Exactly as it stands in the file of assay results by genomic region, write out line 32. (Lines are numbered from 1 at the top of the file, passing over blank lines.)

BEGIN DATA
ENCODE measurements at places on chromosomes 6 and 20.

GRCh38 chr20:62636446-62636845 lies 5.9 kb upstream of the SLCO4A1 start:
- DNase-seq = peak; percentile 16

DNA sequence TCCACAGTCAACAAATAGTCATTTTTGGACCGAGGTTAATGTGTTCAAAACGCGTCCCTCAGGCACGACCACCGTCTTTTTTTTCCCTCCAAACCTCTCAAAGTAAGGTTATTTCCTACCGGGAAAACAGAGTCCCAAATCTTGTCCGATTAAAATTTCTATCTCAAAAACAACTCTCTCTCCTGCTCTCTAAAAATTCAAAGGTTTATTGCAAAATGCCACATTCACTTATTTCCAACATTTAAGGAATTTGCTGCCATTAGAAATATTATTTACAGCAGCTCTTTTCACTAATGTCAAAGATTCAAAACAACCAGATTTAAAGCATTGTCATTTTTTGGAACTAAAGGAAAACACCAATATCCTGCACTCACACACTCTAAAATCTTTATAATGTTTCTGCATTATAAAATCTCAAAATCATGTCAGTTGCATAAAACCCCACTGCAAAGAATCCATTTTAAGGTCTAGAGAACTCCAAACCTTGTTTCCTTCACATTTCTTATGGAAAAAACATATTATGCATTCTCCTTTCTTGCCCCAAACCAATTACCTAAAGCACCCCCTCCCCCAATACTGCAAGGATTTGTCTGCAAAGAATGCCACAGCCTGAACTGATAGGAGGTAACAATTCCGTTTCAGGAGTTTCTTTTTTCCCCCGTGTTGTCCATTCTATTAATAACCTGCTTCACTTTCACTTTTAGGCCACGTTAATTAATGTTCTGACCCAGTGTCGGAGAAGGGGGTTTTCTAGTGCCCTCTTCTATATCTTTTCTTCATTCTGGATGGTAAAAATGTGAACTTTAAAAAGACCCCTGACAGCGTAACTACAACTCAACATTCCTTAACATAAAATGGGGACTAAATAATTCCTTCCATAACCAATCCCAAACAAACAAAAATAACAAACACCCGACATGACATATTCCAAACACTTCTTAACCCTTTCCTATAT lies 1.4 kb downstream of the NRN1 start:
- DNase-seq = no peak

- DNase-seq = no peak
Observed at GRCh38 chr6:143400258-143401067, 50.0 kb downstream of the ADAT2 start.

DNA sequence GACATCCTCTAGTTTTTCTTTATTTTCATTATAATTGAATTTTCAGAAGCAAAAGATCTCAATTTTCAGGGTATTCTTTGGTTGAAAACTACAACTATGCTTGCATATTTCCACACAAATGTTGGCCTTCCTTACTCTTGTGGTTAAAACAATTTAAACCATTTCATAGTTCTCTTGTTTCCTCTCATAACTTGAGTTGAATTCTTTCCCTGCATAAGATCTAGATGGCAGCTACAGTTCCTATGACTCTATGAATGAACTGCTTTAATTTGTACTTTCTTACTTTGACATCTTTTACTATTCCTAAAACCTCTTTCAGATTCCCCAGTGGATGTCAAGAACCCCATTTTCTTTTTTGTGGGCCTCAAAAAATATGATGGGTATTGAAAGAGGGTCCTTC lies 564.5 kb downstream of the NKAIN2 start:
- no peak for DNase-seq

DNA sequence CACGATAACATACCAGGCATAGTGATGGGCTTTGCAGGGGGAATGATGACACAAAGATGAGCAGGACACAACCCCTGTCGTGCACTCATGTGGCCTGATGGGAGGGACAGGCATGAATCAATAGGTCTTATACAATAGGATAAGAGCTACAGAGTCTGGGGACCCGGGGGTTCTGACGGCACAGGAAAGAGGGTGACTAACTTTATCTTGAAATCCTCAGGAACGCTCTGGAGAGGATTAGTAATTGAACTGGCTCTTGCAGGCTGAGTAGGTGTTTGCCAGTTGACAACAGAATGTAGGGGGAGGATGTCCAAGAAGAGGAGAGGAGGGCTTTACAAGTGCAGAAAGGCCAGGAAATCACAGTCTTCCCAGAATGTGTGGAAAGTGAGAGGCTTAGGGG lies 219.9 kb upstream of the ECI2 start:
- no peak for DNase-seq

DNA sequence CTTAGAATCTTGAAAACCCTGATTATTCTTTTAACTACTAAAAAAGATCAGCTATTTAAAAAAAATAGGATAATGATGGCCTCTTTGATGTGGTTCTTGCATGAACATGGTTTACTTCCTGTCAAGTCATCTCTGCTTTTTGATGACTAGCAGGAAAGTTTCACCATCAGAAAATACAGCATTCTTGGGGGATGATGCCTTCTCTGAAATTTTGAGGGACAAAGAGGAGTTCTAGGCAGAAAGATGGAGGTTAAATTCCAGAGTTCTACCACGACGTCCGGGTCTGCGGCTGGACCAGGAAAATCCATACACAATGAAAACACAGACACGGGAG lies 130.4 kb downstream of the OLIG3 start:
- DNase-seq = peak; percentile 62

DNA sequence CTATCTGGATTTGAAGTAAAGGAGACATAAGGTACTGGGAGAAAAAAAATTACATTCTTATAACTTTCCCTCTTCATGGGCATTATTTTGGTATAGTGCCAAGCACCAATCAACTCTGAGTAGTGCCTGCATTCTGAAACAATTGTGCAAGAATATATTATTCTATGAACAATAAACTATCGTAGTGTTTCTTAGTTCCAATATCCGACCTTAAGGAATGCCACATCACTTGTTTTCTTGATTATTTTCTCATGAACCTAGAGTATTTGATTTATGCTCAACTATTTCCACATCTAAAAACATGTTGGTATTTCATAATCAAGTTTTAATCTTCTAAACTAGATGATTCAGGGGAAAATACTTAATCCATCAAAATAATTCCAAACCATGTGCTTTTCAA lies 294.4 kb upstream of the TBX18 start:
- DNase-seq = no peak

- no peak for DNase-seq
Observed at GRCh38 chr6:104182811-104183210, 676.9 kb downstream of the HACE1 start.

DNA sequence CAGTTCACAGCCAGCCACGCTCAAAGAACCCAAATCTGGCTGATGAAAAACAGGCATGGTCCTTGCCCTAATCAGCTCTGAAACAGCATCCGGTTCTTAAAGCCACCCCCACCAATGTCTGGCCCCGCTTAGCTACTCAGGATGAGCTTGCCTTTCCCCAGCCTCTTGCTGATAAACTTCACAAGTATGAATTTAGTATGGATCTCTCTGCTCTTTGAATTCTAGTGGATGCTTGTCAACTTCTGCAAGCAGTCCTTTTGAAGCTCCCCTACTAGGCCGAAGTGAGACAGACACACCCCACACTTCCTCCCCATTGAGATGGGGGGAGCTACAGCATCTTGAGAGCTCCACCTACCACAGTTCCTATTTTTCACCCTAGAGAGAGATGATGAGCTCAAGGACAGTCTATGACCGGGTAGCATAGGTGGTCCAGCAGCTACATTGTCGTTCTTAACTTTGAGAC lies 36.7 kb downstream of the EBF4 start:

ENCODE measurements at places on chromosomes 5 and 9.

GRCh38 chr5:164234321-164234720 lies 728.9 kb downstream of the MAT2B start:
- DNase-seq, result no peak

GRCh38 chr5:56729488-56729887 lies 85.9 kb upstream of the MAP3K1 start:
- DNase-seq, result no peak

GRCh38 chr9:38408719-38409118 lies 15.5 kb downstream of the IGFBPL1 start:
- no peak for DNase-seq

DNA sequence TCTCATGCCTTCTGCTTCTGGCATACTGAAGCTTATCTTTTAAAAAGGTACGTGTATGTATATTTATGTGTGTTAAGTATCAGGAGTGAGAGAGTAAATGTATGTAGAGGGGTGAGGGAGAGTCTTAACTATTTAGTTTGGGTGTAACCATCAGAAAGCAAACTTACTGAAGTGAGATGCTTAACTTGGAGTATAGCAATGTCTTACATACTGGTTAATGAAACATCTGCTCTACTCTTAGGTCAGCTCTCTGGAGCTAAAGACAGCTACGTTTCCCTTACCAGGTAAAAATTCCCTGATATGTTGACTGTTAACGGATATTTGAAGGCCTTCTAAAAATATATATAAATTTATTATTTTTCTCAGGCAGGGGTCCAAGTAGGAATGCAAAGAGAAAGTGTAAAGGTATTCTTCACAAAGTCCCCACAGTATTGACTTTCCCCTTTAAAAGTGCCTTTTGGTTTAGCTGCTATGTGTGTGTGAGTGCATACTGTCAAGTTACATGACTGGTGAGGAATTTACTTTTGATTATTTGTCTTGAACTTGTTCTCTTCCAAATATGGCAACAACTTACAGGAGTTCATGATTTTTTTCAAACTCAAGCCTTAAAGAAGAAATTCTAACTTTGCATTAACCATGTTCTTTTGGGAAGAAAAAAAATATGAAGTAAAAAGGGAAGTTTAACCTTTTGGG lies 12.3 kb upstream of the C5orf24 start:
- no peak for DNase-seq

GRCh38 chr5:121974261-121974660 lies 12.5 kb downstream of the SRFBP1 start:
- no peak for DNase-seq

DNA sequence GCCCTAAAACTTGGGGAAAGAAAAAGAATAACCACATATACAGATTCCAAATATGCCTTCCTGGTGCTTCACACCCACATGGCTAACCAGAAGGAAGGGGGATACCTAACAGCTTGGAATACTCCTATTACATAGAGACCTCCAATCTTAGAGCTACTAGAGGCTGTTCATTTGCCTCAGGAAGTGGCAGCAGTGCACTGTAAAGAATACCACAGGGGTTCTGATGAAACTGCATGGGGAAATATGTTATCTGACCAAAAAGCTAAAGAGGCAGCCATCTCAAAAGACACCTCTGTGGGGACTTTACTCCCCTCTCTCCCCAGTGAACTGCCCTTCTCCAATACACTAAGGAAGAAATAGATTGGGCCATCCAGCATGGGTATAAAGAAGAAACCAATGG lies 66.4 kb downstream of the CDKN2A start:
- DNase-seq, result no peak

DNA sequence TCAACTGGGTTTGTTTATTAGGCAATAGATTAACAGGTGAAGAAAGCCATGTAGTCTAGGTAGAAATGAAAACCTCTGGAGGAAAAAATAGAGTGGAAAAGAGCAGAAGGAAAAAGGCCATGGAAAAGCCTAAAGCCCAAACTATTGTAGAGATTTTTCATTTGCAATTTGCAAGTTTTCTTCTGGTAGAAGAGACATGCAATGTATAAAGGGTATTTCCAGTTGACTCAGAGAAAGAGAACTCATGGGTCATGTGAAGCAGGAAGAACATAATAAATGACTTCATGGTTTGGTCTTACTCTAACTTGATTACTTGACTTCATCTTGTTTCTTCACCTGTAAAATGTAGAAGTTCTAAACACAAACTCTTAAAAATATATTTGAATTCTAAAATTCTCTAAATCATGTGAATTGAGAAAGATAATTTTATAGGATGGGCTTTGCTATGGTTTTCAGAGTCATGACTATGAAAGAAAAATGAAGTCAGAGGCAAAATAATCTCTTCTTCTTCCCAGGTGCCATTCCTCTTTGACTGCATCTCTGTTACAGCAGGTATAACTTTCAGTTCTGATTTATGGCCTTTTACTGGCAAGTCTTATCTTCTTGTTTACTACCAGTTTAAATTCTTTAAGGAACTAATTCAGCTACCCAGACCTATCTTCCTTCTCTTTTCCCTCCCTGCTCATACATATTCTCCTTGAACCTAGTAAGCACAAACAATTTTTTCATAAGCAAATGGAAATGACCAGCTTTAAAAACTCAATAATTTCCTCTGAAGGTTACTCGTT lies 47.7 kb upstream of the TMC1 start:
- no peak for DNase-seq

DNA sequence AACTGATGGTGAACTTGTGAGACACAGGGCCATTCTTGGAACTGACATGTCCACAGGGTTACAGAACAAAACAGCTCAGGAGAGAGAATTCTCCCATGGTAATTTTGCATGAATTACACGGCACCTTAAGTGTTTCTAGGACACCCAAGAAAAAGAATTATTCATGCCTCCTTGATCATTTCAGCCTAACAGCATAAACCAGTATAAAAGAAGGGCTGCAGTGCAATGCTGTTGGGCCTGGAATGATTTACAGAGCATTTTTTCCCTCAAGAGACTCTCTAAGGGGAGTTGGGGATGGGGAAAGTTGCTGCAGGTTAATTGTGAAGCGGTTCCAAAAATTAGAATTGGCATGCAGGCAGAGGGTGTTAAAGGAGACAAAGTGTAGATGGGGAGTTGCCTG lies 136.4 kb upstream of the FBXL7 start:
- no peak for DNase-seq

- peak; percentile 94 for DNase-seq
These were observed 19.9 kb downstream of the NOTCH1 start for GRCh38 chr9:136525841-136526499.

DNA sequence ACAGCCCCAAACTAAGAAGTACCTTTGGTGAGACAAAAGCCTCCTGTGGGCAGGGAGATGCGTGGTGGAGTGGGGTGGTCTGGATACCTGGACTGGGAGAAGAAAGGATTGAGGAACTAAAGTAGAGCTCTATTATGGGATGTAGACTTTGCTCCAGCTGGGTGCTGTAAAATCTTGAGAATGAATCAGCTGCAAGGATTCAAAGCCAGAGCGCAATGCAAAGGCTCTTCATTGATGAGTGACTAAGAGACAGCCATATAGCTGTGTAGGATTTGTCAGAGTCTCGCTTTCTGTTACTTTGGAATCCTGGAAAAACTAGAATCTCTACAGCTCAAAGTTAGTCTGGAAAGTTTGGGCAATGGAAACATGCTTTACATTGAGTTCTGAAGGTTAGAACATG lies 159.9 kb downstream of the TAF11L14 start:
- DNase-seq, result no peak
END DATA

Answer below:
DNA sequence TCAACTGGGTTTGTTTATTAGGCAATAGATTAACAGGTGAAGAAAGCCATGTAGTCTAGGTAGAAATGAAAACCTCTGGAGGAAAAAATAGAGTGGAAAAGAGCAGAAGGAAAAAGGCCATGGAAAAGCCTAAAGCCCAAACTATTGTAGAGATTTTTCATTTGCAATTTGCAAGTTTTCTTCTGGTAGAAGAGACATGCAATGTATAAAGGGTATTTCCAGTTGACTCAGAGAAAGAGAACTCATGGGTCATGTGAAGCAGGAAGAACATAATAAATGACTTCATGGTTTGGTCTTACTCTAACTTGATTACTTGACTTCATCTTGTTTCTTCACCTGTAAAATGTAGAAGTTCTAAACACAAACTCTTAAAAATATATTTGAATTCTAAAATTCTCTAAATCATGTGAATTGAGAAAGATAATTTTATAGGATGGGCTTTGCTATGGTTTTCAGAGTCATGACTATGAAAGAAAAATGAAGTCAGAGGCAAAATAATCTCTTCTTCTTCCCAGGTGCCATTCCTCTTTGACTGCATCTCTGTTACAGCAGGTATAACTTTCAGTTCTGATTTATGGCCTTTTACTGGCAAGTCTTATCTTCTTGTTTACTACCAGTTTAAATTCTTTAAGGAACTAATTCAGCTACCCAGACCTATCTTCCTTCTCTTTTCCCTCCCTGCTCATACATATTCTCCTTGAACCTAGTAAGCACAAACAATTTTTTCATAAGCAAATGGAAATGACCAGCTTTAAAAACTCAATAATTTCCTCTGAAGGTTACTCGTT lies 47.7 kb upstream of the TMC1 start: